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Alameda Whipsnake

Masticophis lateralis euryxanthus

Placed on Federal Threatened Species List

by Scott Hein

Alameda Whipsnake

On February 5, 1997, the Alameda Whipsnake was added to the federal government's list of threatened species. The action by the U.S. Fish and Wildlife Service means the snake is eligible for federal habitat protection and restoration funding.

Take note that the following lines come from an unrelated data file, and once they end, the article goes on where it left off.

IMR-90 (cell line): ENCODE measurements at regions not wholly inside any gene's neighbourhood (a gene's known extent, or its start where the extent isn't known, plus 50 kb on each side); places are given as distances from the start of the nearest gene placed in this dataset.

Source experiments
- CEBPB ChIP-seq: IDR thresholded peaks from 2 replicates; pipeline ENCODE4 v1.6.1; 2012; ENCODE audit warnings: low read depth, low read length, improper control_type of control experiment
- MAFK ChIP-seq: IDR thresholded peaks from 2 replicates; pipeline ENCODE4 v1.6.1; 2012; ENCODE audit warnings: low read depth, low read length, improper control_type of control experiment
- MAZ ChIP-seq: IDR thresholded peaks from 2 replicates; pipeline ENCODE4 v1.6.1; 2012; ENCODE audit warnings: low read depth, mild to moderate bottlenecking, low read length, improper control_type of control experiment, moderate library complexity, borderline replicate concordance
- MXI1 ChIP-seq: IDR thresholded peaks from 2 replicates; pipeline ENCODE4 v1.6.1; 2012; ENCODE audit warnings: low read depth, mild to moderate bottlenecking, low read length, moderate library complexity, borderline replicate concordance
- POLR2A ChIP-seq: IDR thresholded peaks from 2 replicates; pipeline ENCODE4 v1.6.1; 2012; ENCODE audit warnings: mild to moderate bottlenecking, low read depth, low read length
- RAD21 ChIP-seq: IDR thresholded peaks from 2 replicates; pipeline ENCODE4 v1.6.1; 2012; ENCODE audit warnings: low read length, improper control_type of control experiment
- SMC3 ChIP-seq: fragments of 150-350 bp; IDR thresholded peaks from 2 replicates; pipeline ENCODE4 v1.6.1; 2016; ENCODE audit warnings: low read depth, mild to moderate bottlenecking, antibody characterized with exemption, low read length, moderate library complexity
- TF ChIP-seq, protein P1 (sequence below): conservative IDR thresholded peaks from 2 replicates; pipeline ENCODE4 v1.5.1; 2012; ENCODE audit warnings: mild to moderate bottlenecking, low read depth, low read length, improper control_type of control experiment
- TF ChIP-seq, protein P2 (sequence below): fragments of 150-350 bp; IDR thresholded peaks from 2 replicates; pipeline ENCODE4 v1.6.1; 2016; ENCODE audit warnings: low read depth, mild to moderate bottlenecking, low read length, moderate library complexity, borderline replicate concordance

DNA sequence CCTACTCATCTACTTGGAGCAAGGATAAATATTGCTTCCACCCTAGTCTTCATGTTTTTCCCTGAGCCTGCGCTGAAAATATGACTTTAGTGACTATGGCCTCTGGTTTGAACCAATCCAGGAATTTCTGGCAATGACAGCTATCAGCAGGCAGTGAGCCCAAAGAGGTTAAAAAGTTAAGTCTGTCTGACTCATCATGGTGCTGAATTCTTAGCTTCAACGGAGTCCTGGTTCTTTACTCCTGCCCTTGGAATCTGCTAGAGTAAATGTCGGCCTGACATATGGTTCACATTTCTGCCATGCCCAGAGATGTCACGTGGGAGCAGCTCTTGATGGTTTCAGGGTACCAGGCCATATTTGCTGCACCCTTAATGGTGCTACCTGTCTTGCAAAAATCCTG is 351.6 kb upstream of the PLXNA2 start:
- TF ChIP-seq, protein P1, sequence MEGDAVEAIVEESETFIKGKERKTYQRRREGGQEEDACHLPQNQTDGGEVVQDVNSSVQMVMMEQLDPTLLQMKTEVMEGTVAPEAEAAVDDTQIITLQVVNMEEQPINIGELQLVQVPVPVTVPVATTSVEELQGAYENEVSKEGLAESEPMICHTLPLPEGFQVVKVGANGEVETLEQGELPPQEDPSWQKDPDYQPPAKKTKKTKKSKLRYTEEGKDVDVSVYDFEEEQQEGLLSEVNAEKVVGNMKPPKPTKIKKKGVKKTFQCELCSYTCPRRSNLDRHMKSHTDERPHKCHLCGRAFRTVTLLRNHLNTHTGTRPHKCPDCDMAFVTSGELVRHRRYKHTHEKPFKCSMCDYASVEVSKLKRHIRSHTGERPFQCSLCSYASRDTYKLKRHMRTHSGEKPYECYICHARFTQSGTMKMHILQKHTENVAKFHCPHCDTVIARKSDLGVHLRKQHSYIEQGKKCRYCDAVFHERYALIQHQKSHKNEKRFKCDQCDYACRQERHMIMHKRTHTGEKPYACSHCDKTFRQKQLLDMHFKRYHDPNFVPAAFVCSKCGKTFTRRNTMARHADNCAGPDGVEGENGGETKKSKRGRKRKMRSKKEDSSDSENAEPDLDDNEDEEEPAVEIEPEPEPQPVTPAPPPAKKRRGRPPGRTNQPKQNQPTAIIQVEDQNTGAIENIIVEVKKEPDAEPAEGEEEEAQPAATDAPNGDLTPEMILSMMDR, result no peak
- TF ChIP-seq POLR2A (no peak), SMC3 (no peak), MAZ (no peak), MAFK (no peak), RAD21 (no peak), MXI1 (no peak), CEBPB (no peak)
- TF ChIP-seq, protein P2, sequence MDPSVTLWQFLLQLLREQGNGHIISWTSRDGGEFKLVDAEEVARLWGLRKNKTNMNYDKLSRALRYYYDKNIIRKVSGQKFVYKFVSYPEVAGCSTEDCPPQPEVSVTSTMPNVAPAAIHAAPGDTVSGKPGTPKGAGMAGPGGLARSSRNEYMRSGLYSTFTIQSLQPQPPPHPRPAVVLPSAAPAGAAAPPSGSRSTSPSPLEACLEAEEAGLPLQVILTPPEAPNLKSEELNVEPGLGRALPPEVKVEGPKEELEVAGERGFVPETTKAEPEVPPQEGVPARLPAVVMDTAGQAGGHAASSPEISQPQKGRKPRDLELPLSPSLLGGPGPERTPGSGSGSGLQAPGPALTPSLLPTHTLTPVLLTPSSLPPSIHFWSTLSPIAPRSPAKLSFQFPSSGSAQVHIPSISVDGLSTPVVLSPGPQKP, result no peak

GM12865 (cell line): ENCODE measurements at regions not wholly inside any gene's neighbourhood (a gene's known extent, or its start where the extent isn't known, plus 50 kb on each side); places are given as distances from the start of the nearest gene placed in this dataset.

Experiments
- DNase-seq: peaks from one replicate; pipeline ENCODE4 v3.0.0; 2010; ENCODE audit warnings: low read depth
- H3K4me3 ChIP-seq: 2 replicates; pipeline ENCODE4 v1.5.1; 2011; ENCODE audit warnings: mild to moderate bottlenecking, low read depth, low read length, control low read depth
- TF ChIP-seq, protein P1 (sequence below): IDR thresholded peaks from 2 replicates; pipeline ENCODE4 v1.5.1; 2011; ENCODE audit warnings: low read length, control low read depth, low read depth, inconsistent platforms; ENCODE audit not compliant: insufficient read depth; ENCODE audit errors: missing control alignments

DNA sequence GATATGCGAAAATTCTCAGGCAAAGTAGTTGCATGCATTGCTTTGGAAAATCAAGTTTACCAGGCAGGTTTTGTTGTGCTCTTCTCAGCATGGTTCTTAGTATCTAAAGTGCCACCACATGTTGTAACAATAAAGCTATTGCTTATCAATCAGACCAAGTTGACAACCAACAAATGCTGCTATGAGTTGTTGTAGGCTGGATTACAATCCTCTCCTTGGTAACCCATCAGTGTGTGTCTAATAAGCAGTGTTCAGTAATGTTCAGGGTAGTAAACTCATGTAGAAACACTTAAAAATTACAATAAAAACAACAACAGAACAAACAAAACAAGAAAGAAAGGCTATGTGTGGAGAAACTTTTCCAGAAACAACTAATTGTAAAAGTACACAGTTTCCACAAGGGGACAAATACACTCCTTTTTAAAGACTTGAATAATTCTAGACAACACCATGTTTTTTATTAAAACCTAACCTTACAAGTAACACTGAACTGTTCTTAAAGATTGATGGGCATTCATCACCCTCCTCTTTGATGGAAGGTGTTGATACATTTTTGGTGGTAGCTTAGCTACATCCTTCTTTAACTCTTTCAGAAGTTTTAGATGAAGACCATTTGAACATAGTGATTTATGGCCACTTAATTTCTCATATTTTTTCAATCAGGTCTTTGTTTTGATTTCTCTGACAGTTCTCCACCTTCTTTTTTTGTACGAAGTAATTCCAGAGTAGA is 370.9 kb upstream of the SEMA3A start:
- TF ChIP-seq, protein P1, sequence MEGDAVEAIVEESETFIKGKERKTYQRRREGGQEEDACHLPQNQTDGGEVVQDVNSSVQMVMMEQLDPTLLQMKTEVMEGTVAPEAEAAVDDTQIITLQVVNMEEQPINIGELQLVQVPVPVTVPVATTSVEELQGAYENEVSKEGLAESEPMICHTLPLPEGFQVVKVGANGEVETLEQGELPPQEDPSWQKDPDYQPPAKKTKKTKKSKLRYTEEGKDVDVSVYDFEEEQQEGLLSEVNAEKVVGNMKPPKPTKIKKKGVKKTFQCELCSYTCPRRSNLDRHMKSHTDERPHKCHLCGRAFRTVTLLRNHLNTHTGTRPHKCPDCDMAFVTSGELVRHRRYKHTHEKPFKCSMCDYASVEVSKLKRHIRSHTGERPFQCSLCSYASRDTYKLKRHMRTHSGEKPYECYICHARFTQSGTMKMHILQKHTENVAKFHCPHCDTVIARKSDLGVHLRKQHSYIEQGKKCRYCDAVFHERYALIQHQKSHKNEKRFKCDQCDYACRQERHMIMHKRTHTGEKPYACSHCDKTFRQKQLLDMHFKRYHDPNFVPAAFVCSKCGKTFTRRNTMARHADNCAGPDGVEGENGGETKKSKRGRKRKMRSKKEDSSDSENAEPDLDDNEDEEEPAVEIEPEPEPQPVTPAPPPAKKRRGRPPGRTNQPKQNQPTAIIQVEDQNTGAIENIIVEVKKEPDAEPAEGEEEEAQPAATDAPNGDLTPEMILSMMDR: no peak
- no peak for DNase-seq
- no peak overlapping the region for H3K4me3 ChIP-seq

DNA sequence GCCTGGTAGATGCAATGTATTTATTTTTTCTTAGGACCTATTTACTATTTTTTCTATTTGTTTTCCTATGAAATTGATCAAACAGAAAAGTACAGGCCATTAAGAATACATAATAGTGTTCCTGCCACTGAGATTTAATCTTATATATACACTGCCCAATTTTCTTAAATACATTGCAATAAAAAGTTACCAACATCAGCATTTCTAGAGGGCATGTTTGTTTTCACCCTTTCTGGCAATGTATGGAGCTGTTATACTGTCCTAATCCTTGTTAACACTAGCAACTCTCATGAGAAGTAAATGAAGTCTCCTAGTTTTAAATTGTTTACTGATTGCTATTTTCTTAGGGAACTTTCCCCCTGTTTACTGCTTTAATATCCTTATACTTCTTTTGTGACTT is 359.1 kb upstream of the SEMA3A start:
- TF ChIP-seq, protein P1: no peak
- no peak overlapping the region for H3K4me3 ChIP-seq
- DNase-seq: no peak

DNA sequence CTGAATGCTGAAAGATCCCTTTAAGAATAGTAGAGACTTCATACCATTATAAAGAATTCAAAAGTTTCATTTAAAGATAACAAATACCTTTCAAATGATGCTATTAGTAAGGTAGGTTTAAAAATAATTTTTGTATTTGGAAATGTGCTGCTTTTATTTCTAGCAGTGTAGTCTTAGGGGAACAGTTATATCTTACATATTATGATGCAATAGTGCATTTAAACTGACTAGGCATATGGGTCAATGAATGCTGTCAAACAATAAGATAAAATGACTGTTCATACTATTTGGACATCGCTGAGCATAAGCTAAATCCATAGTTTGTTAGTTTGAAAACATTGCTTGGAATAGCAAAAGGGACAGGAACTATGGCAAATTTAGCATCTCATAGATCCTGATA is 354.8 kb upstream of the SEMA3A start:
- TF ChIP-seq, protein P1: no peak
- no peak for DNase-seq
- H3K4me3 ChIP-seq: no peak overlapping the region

The whipsnake is sooty black with yellow-orange stripes running the length of its body. It can grow to 4 feet and is found most abundantly in Mount Diablo State Park. It eats lizards, rattlesnakes, small mammals and birds. The snake is known for its speed, which it generally uses to retreat from humans.

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